DHS Secretary John Kelly has confirmed that his department has issued a new order barring people from seven countries from entering the U, including Iraq, Syria, Iran, Sudan, Libya and Somalia.
“In light of the threat posed by the so-called ‘sanctuary cities’ in those nations, we are directing our resources to enforce these laws,” Kelly said during a news conference Tuesday, adding that his order does not bar immigrants from any country from entering.
“It does not change the way we are going to enforce our immigration laws, nor does it create a new ‘sanctuaries,'” he added.
“But we are not going to wait to see what happens to the cities that are doing the wrong thing, we will take enforcement action to ensure that they don’t come into the country.”
“The president will not be issuing any further orders on this matter,” he added, referring to his travel ban.
The order comes in response to the release of documents detailing a secret government memo detailing plans to institute an immigration policy that would target people from countries deemed “extreme vetting.”
Kelly’s order also blocks the issuance of any visa to anyone from the seven countries, as well as bans citizens of those countries from traveling to the U for 90 days.
“The United States will continue to exercise our strong and unwavering support for the people of Iraq and Syria, and will work to defend them against the ongoing threat of terrorism,” Kelly added.
The new DHS directive was first reported by the Wall Street Journal.
The Trump administration also has suspended all visa applications from the countries included in the order, which is also called the “Iraqi Visa Review Program,” or I-5R.
“We are also suspending the I-10 and I-20 visas and the visa waiver program,” Kelly explained.
“So, if you were to apply for a visa from a country on the list, you’re now prohibited from traveling for 90 consecutive days, unless you’re a citizen of that country,” he said.
“And if you’re from Iraq, you are now prohibited for 90 straight days from traveling back to Iraq, unless that country is at war with you.”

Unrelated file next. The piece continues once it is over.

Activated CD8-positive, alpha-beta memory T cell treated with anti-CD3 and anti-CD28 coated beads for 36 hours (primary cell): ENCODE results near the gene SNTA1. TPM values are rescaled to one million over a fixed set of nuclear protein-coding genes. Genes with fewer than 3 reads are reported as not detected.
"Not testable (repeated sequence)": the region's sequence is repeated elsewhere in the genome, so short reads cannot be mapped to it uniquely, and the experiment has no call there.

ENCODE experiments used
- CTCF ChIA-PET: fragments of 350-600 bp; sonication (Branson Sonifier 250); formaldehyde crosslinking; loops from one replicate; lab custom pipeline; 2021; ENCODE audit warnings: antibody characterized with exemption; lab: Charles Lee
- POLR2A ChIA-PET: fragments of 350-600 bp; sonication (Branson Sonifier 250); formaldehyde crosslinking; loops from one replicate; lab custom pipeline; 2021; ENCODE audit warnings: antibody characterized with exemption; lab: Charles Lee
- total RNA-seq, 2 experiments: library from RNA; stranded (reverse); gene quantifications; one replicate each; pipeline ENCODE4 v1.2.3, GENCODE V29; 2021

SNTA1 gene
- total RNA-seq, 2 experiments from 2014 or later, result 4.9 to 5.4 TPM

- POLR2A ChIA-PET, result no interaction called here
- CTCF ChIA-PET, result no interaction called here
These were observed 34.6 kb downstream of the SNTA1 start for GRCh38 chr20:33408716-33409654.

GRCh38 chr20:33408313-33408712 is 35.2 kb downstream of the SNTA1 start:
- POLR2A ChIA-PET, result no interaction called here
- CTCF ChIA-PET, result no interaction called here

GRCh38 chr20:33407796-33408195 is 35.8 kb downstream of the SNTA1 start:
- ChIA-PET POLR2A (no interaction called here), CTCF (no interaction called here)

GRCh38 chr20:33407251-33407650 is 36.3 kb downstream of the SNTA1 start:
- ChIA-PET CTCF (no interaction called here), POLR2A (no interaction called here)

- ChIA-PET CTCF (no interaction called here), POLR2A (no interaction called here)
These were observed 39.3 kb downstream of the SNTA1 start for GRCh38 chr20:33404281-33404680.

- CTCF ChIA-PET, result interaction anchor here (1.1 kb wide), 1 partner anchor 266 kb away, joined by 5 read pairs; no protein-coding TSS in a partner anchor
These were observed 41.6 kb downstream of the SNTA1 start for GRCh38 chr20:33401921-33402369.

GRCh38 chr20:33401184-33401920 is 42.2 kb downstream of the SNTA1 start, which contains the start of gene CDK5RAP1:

Kelly added that the Department of Justice is working with DHS to “resolve the issues raised” with the immigration restrictions, which will be reviewed by the Justice Department.
“As I have stated before, this executive order does nothing to address our ongoing and grave national security threats, including terrorism, and is not meant to serve as a pathway to entry into the United States,” Kelly continued.
“I can assure you that this order will be enforced.
We will continue working to enforce it.”
Trump has been criticized for his executive order banning travel to seven predominantly Muslim countries.
“What we have to do is enforce this order.
We can’t do it on our own.
The president has to enforce this.
And I don’t think he’s going to,” Kelly told reporters on Tuesday.
“Because I don, we’re not going back in the way.
He’s not going in the right direction.
We have to enforce.
And we’re going to.”
Trump also issued a second travel ban, this time barring people in six countries from travel for 120 days.
He said that those bans would be enforced in accordance with the Justice Dept. guidelines.
The White House also said that people in the countries singled out in the new order would not be subject to any additional restrictions, including a ban on refugee admissions.